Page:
The first step is to give yourself plenty of time to get to class. That way, you’ll be less likely to rush and make mistakes. And if you find yourself running late, you can use technology—whether it’s your cell phone or an online map service—to check when your next bus will arrive at your stop, or how long it will take you to walk there. You can also send a quick text message to your professor letting him know that you’re going to be a few minutes late. (It never hurts to ask for a little leeway.) If you have questions about how to do any of these things, don’t hesitate to ask someone else! Chances are good that someone else has already done what you want to do. They might even be willing to help!
Use the Smartphone – But Not Too Much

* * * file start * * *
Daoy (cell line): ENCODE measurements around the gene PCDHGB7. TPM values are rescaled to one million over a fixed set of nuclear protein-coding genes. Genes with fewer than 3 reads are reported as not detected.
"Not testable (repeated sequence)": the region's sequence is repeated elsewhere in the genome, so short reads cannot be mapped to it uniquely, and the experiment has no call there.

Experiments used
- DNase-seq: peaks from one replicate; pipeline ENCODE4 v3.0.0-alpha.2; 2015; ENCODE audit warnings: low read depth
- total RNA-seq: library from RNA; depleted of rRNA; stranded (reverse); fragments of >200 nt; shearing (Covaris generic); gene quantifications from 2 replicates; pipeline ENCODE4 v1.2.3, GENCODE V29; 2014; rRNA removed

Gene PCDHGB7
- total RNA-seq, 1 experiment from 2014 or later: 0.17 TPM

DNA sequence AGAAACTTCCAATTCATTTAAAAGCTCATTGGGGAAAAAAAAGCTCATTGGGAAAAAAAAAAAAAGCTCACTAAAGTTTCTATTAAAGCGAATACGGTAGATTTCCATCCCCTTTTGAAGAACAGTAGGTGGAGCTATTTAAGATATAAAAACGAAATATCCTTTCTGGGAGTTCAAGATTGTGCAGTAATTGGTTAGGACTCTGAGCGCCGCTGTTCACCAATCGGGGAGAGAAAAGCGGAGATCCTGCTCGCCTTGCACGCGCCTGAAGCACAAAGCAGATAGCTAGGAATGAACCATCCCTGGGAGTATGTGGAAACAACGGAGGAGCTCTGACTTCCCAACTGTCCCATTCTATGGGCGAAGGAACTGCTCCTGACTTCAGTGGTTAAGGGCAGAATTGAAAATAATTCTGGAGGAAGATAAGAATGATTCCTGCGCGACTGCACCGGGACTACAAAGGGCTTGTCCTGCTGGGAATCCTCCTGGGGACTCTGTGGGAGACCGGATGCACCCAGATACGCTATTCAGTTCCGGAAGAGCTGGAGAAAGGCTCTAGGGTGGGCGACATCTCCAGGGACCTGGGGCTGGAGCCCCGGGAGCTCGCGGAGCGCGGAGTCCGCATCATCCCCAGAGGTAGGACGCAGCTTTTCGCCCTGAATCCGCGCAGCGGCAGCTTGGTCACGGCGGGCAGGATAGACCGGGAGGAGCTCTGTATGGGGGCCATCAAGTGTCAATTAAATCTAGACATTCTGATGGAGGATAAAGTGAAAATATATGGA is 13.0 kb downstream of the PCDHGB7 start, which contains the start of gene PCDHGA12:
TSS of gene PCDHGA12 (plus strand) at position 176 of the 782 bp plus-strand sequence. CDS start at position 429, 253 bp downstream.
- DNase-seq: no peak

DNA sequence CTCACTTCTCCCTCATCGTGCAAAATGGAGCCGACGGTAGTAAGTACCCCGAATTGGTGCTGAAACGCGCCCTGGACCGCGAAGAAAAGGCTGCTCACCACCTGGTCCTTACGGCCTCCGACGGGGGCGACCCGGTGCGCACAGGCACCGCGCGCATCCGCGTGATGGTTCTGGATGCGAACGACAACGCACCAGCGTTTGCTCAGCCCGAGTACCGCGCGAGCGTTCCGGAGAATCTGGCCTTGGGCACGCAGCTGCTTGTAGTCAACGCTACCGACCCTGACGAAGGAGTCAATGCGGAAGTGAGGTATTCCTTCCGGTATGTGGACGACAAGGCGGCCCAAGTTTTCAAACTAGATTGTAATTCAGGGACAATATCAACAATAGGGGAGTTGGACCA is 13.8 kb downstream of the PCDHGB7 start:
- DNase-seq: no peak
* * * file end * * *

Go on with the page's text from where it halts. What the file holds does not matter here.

You can use a smartphone to listen to recordings of lectures and even take notes. Just make sure you don’t get too distracted! Taking notes on a piece of paper isn’t just helpful for highlighting important points—it also helps you avoid eye strain caused by staring at your phone for too long. A few minutes of hands-on time with your phone is fine, but try to keep it under an hour per day.
Using your phone to record lectures can also help you remember more of what you hear. A study from Wake Forest University found that students who listened to recordings of a lecture and took notes by hand performed better on a multiple-choice test than those who just listened to audio or recorded audio. Taking notes by hand helps you retain information because your brain needs to translate words into symbols, creating a stronger link between these symbols and memories of key points in the lecture.
Take Notes On Paper